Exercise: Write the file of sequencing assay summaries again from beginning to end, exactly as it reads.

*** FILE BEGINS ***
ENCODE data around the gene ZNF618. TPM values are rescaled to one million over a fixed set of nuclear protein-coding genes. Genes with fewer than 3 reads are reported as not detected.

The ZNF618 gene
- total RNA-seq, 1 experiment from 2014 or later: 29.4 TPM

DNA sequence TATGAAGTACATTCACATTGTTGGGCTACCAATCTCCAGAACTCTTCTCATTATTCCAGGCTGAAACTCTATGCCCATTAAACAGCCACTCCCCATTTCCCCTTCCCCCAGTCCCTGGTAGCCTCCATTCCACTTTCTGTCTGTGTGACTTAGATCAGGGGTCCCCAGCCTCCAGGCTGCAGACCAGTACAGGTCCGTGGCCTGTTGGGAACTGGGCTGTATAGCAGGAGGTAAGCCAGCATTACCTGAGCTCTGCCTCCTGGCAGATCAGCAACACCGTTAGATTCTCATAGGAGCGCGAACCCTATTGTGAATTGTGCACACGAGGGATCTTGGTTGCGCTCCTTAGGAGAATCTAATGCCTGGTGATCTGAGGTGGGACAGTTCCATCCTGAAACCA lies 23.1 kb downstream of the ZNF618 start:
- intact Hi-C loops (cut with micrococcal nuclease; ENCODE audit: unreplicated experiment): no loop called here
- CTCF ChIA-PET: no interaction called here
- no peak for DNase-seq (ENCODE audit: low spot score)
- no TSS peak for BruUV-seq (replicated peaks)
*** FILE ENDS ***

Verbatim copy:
ENCODE data around the gene ZNF618. TPM values are rescaled to one million over a fixed set of nuclear protein-coding genes. Genes with fewer than 3 reads are reported as not detected.

The ZNF618 gene
- total RNA-seq, 1 experiment from 2014 or later: 29.4 TPM

DNA sequence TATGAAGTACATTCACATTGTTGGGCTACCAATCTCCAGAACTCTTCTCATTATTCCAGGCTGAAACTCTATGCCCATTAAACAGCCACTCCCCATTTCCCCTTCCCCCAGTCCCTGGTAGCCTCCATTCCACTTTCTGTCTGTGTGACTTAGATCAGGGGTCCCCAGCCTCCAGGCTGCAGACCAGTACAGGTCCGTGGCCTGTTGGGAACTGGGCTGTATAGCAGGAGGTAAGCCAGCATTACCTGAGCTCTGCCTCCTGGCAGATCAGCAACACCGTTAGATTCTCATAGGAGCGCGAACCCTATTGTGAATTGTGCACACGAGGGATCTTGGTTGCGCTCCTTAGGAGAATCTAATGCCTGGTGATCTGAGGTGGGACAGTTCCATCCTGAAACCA lies 23.1 kb downstream of the ZNF618 start:
- intact Hi-C loops (cut with micrococcal nuclease; ENCODE audit: unreplicated experiment): no loop called here
- CTCF ChIA-PET: no interaction called here
- no peak for DNase-seq (ENCODE audit: low spot score)
- no TSS peak for BruUV-seq (replicated peaks)